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August 2, 2013

Star Trek: DS9 - Ep 30 - Rivals

This third in a string of lackluster second-season Deep Space Nine episodes, "Rivals" is quite uninspiring, though at times amusing. Yet again, we get a Quark-centered episode that just falls a little bit flat. When you add a surprisingly wooden performance from Chris Sarandon (most notably from The Princess Bride), and you get a rather blah episode. Average, but that's about it.

Over a drink at Quark's, Martus (Chris Sarandon) is listening to Alsia (K Callan) tell her life story, especially about the mining expedition that she wants to fund with the money she put back over the years. Just as Martus is about to offer to co-fund it, Odo (Rene Auberjonois) swoops in and arrests him for an earlier con. Martus ends up sharing a prison cell with an old alien named Cos (Albert Henderson, giving a very bland performance) who lost everything gambling on an electronic gambling machine that has always brought him bad luck. He activates it again, wins, and promptly dies (which is something that he had said he really wanted to do).

This gives Martus an idea, especially after tangling with Quark (Armin Shimmerman) trying to sell the machine, and he sets up his own gambling establishment, taking most of Quark's customers. Meanwhile, O'Brien (Colm Meaney) has installed a racquetball court and discovers that Bashir (Siddig El Fadil) used to play all the time. He gets his dander up when Bashir keeps beating him, and keeps demanding a rematch. Is Bashir really that good? Why are so many people having minor accidents all over the station? Something's affecting the entire station, and Sisko (Avery Brooks) is determined to find out what it is.

Much like "Sanctuary," "Rivals" has a lot going for it, and a lot going against it. It was a lot more fun than I remember it being, though it's just as silly. Thankfully, the stronger scenes were enough to partially overshadow the weaker ones, as well as the guest acting, at least for the most part. One scene I loved was Bashir's lunch with Dax (Terry Farrell) as he's telling her about the racquetball game with O'Brien, and how O'Brien almost had a coronary trying to beat him. The conversation itself isn't what's funny (though hearing the description of the competitive O'Brien was good), but Bashir's ongoing search for a sauce bottle that actually worked was priceless. Bashir never let his search stop him from talking, and I was busting a gut with that scene.

In fact, most of the best scenes were between O'Brien & Bashir, which is often the case with Deep Space Nine. The opening scene when Bashir discovers O'Brien in the racquetball court and says how his Academy team won the championship when he was there as well as Bashir's unconscious arrogance that just rubs O'Brien the wrong way ("old style rules" indeed!). Meaney plays it beautifully, especially the scene where Bashir tries to let O'Brien win. "Do you think I'm stupid too?" he seethes, before storming off the court.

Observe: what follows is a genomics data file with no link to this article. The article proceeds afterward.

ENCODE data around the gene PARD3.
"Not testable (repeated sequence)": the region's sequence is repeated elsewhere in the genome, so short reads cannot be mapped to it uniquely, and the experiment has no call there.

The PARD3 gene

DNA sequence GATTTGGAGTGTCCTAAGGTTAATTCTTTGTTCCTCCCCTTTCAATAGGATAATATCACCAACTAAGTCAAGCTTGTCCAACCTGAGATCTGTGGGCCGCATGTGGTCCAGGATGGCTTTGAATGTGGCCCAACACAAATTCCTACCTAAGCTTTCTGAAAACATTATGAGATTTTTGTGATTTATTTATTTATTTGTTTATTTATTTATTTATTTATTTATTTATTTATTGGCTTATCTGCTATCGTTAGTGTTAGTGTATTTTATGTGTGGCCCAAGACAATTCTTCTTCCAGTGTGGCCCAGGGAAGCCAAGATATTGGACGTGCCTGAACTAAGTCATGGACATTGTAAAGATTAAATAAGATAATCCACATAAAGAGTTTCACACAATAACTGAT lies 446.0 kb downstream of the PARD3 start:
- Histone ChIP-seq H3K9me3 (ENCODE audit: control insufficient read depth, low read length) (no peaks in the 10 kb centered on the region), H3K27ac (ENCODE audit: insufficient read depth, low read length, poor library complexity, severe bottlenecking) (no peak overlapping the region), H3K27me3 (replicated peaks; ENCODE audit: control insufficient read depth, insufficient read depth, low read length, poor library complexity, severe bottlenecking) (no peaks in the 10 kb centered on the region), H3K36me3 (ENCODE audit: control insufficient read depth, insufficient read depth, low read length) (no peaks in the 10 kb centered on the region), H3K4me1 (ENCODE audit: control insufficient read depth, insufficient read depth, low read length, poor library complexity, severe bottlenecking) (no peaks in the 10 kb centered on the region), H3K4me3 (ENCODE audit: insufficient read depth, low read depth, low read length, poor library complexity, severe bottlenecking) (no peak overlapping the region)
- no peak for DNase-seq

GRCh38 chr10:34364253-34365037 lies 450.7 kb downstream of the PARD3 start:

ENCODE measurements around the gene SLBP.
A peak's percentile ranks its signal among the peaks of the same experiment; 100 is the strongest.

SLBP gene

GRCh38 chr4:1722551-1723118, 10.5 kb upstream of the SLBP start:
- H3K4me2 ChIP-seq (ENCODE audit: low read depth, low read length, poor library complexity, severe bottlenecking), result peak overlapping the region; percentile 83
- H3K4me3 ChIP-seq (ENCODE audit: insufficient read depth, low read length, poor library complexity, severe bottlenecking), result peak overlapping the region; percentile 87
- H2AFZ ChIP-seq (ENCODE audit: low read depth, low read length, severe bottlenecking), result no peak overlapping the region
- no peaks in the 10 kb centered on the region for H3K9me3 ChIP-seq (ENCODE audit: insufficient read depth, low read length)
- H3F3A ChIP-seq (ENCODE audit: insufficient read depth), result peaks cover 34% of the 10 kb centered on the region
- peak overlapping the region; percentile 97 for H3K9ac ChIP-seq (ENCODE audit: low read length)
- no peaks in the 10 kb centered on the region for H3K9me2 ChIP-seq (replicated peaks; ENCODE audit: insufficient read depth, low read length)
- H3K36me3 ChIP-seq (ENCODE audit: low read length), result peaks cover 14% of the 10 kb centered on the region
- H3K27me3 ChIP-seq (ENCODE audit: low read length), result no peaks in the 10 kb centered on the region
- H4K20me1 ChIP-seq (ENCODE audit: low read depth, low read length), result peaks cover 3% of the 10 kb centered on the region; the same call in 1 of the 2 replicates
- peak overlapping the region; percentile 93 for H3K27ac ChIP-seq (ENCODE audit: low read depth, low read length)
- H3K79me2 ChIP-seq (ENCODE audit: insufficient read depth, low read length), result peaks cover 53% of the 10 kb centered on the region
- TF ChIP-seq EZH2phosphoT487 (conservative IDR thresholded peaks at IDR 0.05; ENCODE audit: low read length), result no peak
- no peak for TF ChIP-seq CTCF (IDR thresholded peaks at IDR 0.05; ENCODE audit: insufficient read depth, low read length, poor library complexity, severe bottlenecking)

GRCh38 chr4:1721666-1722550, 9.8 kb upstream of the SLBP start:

These two were so wonderful, it's sad that the acting in the other side of the story was so lackluster. I haven't seen Shimmerman give a performance this weak in a long time. He forces a laugh a couple of times (the actor does, I think Quark was actually *supposed* to be laughing) that just grated on me, and much of the rest of it is a bit over the top too. He does have a great scene with O'Brien at the bar where he begins trying to be as good a listener as Martus is (Martus' race is a race of listeners), but ends up going on to his own tangent when an idea occurs to him. But mostly, he's pretty weak.

The other side of that story is even more surprising. Chris Sarandon almost seems to sleepwalk through his performance. I don't know what was going on, whether the script bored him or what, but he doesn't give any energy to the role. There were times that I saw a spark of the old Princess Bride Sarandon (especially the "I’m not listening!" that he shouts out in the jail cell, which has a nice double meaning, with the Bride reference along with the fact that his character is supposed to be a Listener). But overall, he was exceedingly dull. The rest of the guest cast was fairly unremarkable as well, though none of them were actively bad.

As for the rest of the episode, the plot definitely had its moments, though it didn't really seem to flow logically that well. The explanation for the changes in luck doesn't really add up (and that's as far as I can go without spoiling the episode).

Plus, the thing that sets off the entire plot wouldn't even happen normally. There is no way that Odo would allow a prisoner to hide a possession on his person, so how did Cos still have his machine to show to Martus? There had to have been some better way for Martus to get a hold of the thing, some way that wouldn't make Odo look uncharacteristically incompetent.

One good thing (though others might consider it bad) is that the episode does not attempt to give us a technobabble reason for what's going on when it's finally discovered. There is a part of me that wanted an explanation (even as I was writing this review, I was thinking about it), but I then realized that the explanation would probably sound horrible and I should just go with the flow.

So, ultimately, we have a bit of a snoozer of an episode with some hilariously funny moments. Not enough funny moments to bring this above "average," but enough to keep it above "dire." At least it's not Second Sight.

Memorable Quotes

"I’m not listening!" Martus

3 Stars


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